When a consultant is doing work for hire and thinks they have the privilege that come with the artist mentality, it easy to develop a disdain for the client. Whereas in the engineering mindset, it is understood that one can recommend to the client, but ultimately the idea must sell itself. There is no expectation that the consultant wins because they are the subject matter expert. They are expected to be able to convey their idea and it’s merits in plain English and at a level understood by someone outside the field. In short, they must sell the idea.

Am I saying that workers should not have principals? Not at all. Take the story of Howard Roark, the principal’ed architect of Ayn Rand’s The Fountainhead. Roark suffered while turning down business as he would only work on buildings where his style of architecture was called for and he had the free hand to build modern and innovative buildings. He turned down others with work that would not satisfy him, but he did so respectfully. In this fictional work Roark has many enemies, but not the clients he turns down. A read sympathizing with Roark may agree with those clients, but it’s hard to see them as malicious.

The problem is that so many give away the right to have those principles for the sake of expediency without realizing they gave up that control. So they still expect the control. As an example, coming to work for a consulting company, you give up that right. Why? I’ve already made the point that the client has control, so you can only control work by selecting projects that meet your criteria, or working with clients who are ceding control. But as an employee of the company, you are giving up the client selection privilege in order to minimize your risk and investment. The consulting company provides you with a salary, book of work, etc, in return for your work. You do not get to control what work the company takes or not. It is your choice to leave if their client base does not suit you.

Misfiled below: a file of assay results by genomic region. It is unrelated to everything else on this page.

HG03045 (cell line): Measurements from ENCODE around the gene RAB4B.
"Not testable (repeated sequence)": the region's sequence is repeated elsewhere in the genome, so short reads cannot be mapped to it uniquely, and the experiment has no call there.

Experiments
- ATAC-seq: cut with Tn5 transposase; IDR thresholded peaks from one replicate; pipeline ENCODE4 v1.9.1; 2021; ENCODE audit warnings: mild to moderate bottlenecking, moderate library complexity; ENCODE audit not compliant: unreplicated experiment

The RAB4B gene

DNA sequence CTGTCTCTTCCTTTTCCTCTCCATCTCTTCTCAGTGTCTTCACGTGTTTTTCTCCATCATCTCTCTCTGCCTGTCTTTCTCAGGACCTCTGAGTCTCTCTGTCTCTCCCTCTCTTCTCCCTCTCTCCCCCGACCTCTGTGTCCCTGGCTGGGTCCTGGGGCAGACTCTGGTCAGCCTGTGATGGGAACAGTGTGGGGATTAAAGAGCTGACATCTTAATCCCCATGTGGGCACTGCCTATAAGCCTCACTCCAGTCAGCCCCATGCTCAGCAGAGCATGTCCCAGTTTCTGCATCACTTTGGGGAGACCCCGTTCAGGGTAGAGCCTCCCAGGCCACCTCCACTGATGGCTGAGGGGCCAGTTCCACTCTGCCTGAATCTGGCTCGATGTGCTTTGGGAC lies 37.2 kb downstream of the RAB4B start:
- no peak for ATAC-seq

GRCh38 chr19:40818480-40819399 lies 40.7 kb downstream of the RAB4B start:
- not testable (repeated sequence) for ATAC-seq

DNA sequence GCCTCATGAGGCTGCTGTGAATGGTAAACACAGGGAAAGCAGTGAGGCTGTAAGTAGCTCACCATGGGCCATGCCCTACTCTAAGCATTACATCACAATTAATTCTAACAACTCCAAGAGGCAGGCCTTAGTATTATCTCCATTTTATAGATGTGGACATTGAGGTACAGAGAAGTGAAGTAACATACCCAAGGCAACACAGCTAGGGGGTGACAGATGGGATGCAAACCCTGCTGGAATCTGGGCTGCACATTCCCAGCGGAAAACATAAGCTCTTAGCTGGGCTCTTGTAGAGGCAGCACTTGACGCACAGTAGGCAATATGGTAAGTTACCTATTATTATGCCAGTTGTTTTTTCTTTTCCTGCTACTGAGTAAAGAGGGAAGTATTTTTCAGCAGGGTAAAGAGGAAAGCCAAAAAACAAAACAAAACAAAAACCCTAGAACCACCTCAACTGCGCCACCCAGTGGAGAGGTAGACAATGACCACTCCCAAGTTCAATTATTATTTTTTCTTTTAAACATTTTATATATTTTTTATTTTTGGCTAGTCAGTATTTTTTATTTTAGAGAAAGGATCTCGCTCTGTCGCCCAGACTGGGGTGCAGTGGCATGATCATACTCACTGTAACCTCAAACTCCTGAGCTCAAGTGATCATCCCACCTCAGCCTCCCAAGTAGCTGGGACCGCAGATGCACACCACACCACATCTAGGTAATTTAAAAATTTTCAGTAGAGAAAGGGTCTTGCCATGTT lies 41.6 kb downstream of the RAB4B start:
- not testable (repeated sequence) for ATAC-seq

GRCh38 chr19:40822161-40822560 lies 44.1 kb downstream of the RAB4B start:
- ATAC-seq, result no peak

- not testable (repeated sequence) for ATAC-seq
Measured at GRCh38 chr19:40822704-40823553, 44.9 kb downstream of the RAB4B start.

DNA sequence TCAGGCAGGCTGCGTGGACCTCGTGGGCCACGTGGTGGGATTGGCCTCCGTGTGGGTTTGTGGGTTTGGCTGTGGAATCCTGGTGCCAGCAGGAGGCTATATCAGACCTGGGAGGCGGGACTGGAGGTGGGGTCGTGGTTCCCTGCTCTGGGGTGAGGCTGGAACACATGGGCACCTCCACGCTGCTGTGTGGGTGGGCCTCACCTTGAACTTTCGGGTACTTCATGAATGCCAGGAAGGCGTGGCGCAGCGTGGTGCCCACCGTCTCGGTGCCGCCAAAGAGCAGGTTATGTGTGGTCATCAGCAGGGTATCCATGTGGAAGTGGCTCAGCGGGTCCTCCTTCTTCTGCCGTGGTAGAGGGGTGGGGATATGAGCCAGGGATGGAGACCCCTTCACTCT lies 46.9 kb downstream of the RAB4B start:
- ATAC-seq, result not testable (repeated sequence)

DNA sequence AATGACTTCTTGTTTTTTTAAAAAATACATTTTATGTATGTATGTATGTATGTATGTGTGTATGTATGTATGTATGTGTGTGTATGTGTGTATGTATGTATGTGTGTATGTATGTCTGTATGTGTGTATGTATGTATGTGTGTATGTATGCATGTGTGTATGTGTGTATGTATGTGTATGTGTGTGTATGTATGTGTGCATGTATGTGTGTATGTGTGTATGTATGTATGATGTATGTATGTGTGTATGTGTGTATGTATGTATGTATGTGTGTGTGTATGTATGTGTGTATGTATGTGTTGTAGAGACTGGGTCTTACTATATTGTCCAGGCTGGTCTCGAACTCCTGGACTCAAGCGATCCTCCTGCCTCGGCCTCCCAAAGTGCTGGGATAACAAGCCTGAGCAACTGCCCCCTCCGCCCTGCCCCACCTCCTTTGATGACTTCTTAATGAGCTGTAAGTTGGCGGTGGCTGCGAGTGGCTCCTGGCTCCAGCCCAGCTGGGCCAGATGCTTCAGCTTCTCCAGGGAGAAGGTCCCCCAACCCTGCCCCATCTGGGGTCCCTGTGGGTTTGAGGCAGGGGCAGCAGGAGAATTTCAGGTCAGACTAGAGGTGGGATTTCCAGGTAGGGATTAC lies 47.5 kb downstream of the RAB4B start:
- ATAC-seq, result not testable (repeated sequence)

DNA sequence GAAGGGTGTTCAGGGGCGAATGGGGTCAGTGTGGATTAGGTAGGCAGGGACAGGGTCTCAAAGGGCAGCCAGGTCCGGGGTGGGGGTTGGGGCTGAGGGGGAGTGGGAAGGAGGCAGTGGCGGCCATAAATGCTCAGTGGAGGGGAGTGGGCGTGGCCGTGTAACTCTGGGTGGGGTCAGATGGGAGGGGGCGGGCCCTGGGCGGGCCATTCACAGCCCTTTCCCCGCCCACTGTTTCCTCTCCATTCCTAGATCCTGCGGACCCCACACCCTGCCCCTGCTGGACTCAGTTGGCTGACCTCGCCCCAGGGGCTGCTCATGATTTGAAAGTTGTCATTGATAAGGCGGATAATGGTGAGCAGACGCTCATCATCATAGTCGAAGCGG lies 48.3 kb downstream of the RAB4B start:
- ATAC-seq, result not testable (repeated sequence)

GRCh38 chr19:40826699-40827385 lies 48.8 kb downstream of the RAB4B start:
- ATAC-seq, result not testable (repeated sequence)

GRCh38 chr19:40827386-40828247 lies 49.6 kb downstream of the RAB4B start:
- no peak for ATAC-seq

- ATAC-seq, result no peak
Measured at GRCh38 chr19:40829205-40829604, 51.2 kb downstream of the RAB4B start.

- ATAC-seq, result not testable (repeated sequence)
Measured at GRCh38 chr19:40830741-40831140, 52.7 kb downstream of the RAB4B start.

Too easily do I see people in the business blame owners and clients for work they do not like. But owners and clients anted up. They paid for the right to call the shots. If you want them to call the shots differently, it is your obligation to sell them on those ideas. Not your right to complain if the idea is not sold.

So what should someone who believes in the artist mentality do? There are people that believe so strongly in the control of their output. Folks like this tend to idolize people they view as uncompromising, like a Steve Jobs. (It’s worth noting that there are a lot of signs that he compromised more than the public perceived).

There are some simple solutions. Being an independent consultant means that you can turn down work that does not fit preferred principles. Owning / building your own consulting firm allows you the control of selecting your projects and clients. The third option is to return to the artists root of non-commissioned work. In other words, start a product company. While your clients have say in the form of sales, you are free to put whatever product you see fit on the market that can be held to only your standards. For all the knowledge workers that idolize Steve Jobs and he uncompromising reputation, it is worth remembering that he started and returned to a product company.

Media is a great analogy. Being an independent musician, filmmaker, or game developer is hard. You have to market for yourself, sell each product, secure distribution, etc. But for that price, you have control of the product. Signing with a publisher makes those tasks easier, but you have to be aware of the conditions you agreed to with the publisher. Like any contract or relationship, you should consider what those terms will mean in good times and in bad.

This is not to say that the rest of us don’t have some control and determination of our own destiny. It’s just that you have to remember you only have one lever to pull, leaving the company. You can negotiate terms based on a company or client’s desire to have you be a part of the team. But to get emotional about it, or think you have a right to control without taking the primary risk is folly.

Teachable Moments

This is a quick thought. But a pattern has been on my mind lately. A lot of leaders want their employees to listen to them and learn from them.

However, when that same leader is questioned by their employees, they often don’t want to have to justify decisions. Do this “because I told you to.”

Why not let your ideas stand on their own merit? If a subordinate wants to engage in discussing the value of an idea, that sounds like an opportunity to teach them (or learn from them if they are right).